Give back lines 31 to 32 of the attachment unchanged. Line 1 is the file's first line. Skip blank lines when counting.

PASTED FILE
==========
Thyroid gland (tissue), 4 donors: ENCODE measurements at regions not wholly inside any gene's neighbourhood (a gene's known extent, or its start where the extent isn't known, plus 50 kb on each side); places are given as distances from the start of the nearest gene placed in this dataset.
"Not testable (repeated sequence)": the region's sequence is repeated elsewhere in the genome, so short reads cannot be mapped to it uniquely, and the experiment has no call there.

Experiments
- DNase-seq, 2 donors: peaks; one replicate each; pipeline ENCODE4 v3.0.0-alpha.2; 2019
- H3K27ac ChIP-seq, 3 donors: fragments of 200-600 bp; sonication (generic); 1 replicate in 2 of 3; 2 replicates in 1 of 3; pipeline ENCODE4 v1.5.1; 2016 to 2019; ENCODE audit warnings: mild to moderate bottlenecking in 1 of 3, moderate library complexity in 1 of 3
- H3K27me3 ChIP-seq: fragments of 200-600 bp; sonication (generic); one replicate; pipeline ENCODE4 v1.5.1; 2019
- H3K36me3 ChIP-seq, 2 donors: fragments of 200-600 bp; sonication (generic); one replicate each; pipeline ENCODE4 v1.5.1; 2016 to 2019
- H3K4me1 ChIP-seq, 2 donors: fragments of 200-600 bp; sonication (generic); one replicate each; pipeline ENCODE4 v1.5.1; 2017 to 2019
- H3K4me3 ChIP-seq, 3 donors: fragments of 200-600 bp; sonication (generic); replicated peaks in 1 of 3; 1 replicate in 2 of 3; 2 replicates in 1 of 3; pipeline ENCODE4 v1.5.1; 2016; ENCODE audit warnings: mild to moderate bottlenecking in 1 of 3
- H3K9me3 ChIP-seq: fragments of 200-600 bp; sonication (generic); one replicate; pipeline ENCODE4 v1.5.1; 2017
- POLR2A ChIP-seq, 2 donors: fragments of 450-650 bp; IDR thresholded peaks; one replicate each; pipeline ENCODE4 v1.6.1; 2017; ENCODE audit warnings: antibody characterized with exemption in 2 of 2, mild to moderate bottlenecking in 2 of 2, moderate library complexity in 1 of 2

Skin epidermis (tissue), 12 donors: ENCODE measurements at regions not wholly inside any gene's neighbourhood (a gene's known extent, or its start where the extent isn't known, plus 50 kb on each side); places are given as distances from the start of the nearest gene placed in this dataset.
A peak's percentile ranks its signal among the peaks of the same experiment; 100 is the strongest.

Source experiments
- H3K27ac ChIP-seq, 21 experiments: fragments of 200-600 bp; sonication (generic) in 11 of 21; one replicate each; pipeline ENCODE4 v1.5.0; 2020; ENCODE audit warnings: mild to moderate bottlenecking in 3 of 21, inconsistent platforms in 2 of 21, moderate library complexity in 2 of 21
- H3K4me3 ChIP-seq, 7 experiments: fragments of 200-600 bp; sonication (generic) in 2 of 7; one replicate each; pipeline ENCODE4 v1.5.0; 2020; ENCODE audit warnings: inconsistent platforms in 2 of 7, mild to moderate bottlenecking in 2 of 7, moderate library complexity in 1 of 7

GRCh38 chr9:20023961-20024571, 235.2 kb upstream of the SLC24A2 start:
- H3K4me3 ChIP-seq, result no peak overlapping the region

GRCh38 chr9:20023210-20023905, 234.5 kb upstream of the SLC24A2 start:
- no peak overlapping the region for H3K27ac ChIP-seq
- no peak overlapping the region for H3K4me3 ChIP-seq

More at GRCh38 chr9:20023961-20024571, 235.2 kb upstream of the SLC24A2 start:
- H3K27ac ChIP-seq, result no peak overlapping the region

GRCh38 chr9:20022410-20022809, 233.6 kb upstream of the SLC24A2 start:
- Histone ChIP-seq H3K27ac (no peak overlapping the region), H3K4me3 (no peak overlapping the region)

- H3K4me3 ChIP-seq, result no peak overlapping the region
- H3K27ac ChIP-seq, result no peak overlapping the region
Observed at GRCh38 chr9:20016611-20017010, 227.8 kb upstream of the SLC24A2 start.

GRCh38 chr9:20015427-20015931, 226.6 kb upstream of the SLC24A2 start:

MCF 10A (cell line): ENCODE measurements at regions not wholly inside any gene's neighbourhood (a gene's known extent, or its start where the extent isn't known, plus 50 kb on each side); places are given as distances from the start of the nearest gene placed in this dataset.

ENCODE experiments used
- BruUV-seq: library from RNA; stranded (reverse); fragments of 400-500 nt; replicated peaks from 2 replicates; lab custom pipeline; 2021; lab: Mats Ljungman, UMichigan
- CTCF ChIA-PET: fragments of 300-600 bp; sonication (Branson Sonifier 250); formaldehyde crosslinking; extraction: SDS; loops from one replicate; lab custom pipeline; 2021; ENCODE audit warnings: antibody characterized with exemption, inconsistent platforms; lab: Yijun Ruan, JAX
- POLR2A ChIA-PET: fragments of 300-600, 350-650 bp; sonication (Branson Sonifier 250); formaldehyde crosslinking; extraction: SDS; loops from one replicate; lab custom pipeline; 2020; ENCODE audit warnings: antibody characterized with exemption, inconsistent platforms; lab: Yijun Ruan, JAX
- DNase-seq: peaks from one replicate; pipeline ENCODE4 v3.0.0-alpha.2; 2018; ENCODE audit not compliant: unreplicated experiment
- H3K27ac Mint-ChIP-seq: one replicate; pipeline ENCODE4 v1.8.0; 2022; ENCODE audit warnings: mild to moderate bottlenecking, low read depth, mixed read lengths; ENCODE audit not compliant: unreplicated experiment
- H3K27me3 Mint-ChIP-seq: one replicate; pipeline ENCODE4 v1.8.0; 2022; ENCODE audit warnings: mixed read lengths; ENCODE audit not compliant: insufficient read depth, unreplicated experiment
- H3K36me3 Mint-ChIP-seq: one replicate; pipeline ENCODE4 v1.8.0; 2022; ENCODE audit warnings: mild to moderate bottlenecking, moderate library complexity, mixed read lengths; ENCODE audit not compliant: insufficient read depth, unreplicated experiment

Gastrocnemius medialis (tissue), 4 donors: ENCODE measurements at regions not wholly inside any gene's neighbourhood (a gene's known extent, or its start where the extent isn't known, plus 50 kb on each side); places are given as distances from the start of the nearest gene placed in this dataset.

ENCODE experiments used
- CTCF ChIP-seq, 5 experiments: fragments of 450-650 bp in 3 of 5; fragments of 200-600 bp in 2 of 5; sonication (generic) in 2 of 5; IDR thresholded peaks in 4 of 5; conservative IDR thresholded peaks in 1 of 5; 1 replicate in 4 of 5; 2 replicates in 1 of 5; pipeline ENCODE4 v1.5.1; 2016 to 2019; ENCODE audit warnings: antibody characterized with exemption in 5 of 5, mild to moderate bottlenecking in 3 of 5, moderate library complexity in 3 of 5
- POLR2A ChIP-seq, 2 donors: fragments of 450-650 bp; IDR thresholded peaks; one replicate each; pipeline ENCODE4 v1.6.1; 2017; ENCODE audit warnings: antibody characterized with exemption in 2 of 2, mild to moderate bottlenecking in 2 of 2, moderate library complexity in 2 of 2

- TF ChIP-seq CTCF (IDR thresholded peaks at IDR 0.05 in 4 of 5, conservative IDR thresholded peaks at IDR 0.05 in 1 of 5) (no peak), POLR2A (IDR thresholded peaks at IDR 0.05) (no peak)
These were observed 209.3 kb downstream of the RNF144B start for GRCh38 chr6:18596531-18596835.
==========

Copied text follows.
ENCODE experiments used
- BruUV-seq: library from RNA; stranded (reverse); fragments of 400-500 nt; replicated peaks from 2 replicates; lab custom pipeline; 2021; lab: Mats Ljungman, UMichigan